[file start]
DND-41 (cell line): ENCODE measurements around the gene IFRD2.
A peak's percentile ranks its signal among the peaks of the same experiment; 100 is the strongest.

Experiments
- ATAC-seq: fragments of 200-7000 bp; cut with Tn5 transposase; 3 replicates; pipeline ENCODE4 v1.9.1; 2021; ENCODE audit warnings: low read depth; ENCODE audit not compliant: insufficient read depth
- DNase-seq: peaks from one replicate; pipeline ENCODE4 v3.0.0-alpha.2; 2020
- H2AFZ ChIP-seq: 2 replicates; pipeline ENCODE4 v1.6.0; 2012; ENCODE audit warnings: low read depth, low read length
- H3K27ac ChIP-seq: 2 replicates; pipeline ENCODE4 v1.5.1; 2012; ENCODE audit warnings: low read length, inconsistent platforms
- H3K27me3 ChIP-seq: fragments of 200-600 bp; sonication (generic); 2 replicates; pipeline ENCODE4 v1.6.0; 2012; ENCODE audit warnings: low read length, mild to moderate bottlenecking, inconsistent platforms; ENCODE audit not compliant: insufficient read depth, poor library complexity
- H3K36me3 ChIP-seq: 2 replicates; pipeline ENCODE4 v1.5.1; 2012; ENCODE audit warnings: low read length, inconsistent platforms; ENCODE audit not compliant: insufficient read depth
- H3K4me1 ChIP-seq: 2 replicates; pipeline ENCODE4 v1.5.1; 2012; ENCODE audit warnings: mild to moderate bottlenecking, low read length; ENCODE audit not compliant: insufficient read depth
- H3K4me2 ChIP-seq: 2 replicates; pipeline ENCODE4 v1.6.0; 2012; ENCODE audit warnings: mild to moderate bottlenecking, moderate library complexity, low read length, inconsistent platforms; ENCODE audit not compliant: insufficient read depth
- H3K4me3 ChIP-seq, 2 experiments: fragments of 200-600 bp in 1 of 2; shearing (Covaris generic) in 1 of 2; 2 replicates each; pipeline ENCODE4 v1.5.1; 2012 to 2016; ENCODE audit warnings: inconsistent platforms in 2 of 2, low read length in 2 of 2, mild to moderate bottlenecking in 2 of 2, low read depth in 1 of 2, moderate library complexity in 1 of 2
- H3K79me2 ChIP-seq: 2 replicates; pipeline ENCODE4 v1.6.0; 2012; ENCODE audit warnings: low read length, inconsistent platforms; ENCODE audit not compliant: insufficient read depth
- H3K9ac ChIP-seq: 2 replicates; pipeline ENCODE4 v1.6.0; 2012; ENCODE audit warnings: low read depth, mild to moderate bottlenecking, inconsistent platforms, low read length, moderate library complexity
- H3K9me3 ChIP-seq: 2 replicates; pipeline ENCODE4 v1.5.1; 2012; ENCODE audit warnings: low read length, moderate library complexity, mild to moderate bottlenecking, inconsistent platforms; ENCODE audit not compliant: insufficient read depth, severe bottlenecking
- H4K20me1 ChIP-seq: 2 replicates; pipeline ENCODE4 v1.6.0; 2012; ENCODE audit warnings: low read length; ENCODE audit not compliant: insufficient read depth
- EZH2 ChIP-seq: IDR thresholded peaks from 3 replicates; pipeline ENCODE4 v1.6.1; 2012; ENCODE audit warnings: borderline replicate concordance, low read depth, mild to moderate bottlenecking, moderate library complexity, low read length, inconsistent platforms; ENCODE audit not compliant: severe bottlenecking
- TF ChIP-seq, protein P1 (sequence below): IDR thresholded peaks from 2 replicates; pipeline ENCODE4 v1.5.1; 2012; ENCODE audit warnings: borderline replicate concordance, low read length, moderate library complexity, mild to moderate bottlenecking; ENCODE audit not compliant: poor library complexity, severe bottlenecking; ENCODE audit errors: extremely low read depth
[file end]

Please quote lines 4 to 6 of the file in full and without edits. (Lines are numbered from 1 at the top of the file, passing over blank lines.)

- ATAC-seq: fragments of 200-7000 bp; cut with Tn5 transposase; 3 replicates; pipeline ENCODE4 v1.9.1; 2021; ENCODE audit warnings: low read depth; ENCODE audit not compliant: insufficient read depth
- DNase-seq: peaks from one replicate; pipeline ENCODE4 v3.0.0-alpha.2; 2020
- H2AFZ ChIP-seq: 2 replicates; pipeline ENCODE4 v1.6.0; 2012; ENCODE audit warnings: low read depth, low read length